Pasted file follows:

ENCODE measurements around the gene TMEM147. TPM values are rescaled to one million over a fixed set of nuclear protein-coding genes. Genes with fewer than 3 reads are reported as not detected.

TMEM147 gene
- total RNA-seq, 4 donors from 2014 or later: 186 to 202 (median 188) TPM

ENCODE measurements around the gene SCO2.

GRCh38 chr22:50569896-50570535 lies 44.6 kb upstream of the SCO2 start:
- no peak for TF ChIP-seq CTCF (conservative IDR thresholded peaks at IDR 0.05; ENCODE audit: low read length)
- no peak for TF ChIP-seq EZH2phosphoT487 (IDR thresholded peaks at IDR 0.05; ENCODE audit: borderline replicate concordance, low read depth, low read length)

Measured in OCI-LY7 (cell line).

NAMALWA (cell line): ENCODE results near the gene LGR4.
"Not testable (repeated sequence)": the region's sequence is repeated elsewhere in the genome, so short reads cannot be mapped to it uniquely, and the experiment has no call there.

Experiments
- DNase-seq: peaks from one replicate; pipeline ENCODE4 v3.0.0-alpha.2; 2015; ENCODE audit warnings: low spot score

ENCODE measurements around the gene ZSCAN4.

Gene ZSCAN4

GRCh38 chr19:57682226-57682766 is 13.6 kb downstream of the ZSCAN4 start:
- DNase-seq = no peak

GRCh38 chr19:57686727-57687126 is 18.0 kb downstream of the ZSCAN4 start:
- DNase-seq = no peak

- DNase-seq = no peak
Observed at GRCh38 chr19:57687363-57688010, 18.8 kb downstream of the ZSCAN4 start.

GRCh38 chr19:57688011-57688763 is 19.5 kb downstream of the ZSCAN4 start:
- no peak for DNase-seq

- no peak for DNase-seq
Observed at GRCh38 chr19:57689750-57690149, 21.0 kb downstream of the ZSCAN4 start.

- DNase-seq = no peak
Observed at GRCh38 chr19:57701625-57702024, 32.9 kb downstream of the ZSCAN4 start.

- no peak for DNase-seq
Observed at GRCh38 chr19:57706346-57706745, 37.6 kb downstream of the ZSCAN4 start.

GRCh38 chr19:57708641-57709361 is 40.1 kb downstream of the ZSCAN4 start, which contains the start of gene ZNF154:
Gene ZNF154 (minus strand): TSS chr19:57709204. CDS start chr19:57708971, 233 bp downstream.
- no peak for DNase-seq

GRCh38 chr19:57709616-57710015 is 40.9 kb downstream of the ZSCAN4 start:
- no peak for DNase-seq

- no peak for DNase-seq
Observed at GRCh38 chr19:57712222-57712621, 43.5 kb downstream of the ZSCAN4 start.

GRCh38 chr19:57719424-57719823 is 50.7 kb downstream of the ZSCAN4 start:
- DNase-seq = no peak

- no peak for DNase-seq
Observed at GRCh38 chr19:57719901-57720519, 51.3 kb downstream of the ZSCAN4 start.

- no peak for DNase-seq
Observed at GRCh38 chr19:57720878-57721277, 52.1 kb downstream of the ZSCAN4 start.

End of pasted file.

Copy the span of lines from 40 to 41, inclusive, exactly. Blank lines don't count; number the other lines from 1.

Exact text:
- no peak for DNase-seq
Observed at GRCh38 chr19:57720878-57721277, 52.1 kb downstream of the ZSCAN4 start.